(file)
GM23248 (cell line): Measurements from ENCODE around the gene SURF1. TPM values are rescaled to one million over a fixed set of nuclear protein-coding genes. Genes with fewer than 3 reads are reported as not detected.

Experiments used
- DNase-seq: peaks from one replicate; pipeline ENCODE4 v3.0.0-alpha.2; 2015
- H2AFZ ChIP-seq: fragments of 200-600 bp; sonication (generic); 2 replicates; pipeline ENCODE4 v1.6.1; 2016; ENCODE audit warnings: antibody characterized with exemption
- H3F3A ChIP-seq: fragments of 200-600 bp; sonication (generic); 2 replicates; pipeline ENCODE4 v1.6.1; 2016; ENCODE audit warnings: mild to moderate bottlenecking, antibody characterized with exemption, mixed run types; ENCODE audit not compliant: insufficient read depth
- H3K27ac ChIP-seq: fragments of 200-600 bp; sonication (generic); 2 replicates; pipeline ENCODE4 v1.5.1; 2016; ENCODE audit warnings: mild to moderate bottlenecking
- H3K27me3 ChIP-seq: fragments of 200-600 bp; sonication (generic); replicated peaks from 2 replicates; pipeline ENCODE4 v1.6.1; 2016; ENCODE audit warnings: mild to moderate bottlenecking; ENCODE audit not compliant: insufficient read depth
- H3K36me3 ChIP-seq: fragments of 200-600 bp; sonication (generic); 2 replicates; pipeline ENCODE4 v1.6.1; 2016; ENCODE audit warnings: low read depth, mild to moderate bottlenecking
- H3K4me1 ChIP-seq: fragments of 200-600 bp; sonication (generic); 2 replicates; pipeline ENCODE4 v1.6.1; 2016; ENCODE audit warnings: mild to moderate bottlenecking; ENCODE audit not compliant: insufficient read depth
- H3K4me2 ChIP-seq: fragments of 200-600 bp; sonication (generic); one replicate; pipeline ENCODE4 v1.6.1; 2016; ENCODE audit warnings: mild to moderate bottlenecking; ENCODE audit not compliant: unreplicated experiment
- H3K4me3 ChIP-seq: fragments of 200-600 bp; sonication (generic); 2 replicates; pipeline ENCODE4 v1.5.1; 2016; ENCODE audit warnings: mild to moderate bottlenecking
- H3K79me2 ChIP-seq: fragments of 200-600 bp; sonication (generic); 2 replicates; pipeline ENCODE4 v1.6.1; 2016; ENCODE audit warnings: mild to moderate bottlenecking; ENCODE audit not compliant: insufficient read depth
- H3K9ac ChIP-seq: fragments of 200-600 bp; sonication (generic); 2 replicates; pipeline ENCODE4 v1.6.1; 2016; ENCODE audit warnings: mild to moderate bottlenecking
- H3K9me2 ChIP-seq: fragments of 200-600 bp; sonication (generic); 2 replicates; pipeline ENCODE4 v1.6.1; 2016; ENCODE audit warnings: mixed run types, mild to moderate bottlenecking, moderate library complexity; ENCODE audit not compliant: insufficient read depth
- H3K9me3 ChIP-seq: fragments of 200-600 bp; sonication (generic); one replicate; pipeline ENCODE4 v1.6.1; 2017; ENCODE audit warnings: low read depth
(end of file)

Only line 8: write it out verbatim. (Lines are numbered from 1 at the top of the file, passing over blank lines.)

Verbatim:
- H3K36me3 ChIP-seq: fragments of 200-600 bp; sonication (generic); 2 replicates; pipeline ENCODE4 v1.6.1; 2016; ENCODE audit warnings: low read depth, mild to moderate bottlenecking